Southern Rhodesia was a self-governing colony, having received responsible government in
Print this page Introduction In his prison cell at Nuremberg, Hitler's foreign minister, Joachim von Ribbentrop, wrote a brief memoir in the course of which he explored the reasons for Germany's defeat. He picked out three factors that he thought were critical: This last was Hitler's explanation too.
When Ribbentrop spoke with him a week before the suicide in the bunker, Hitler told him that, 'the real military cause of defeat' was the failure of the German Air Force. For all his many failings Ribbentrop was closer to the truth than he might have realised.
Italy and Japan never posed the same kind of threat as the European superpower they fought alongside. Their defeat, costly though it was, became irresistible.
The key to ending the world crisis was the defeat of Hitler's Germany. The Allies had to mobilise and utilise their large resources effectively on the battlefield and in the air.
This outcome could not be taken for granted.
Start studying Chapter 27 The World War II Era. Learn vocabulary, terms, and more with flashcards, games, and other study tools. World War II changed the political alignment and social structure of the globe. The United Nations (UN) was established to foster international co-operation and prevent future conflicts; the victorious great powers—China, France, the Soviet Union, the United Kingdom, and the United States—became the permanent members of its Security Council. Nov 09, · The Battle of Stalingrad was a brutal military campaign between Russian forces and those of Nazi Germany and the Axis powers during World War II. .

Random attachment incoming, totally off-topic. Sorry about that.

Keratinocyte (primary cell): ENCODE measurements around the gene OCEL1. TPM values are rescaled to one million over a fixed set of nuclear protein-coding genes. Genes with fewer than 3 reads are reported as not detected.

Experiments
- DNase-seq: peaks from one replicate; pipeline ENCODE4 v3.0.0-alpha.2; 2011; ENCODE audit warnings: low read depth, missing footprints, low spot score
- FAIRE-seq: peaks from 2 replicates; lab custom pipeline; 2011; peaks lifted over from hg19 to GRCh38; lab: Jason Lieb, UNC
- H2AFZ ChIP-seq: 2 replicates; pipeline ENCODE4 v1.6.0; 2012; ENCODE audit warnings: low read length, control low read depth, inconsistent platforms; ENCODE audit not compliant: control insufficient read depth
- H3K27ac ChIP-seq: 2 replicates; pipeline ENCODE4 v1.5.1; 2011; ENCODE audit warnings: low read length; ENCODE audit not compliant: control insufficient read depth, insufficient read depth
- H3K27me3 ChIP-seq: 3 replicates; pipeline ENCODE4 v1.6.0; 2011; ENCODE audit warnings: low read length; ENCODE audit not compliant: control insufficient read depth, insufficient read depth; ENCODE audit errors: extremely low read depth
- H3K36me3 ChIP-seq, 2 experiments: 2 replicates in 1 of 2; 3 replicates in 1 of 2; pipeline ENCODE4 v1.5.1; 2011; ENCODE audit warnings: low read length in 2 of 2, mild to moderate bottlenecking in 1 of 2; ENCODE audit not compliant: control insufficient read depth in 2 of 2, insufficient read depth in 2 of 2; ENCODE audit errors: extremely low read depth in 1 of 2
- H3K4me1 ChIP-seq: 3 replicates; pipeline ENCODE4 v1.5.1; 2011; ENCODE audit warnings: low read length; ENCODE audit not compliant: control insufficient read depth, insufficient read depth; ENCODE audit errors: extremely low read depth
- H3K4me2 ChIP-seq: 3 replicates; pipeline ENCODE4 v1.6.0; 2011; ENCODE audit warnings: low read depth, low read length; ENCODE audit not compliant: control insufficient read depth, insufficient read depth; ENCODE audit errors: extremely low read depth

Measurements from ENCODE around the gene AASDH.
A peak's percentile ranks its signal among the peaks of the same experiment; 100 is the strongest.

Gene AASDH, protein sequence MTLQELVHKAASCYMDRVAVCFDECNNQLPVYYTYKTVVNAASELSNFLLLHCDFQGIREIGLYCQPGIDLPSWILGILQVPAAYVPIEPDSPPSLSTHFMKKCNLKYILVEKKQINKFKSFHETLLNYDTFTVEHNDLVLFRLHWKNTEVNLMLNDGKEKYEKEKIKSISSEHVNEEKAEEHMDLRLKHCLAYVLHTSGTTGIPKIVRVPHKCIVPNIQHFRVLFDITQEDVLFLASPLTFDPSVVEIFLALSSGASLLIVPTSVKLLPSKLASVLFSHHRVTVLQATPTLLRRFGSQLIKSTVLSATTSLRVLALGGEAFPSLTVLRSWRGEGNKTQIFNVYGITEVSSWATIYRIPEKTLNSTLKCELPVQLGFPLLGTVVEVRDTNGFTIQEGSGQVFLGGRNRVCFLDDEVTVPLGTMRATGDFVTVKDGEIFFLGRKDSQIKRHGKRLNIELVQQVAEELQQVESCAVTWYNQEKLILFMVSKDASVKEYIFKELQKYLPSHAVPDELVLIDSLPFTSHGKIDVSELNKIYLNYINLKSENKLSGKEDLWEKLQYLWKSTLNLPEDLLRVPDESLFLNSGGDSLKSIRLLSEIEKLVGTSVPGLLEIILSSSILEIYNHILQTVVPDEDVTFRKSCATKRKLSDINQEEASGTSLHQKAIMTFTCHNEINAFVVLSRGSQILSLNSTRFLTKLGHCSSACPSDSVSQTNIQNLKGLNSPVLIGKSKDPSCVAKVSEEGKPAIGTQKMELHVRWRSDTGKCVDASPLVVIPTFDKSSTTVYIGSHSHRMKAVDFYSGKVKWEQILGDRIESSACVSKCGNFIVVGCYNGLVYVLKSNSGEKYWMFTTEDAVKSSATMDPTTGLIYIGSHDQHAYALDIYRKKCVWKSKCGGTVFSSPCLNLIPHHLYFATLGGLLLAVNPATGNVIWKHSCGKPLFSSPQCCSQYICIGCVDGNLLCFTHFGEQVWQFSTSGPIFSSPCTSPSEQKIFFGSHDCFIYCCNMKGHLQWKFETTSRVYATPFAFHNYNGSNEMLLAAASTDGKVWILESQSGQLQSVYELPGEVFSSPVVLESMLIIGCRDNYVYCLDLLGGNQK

British forces were close to defeat everywhere in The American economy was a peacetime economy, apparently unprepared for the colossal demands of total war. The Soviet system was all but shattered intwo-thirds of its heavy industrial capacity captured and its vast air and tank armies destroyed.
This was a war, Ribbentrop ruefully concluded, that 'Germany could have won'.
Soviet resistance was in some ways the most surprising outcome. The German attackers believed that Soviet Communism was a corrupt and primitive system that would collapse, in Goebbels' words 'like a pack of cards'.
The evidence of how poorly the Red Army fought in confirmed these expectations. More than five million Soviet soldiers were captured or killed in six months; they fought with astonishing bravery, but at every level of combat were out-classed by troops that were better armed, better trained and better led.
This situation seemed beyond remedy. Yet within a year Soviet factories were out-producing their richly-endowed German counterparts - the Red Army had embarked on a thorough transformation of the technical and organisational base of Soviet forces, and a stiffening of morale, from Stalin downwards, produced the first serious reverse for the German armed forces when Operation Uranus in November led to the encirclement of Stalingrad and the loss of the German Sixth Army.
In the first place the Red Army learned a great deal from German practice and from their own mistakes. The air and tank armies were reorganised to mimic the German Panzer divisions and air fleets; communication and intelligence were vastly improved helped by a huge supply of American and British telephone equipment and cable ; training for officers and men was designed to encourage greater initiative; and the technology available was hastily modernised to match German.
Not until the later stages of the war did Stalin begin to reimpose control, when victory was at last in sight.
Two other changes proved vital to allow the army to profit from the reform of operational practice. First, Soviet industry and workforce proved remarkable adaptable for a command economy long regarded as inherently inefficient and inflexible.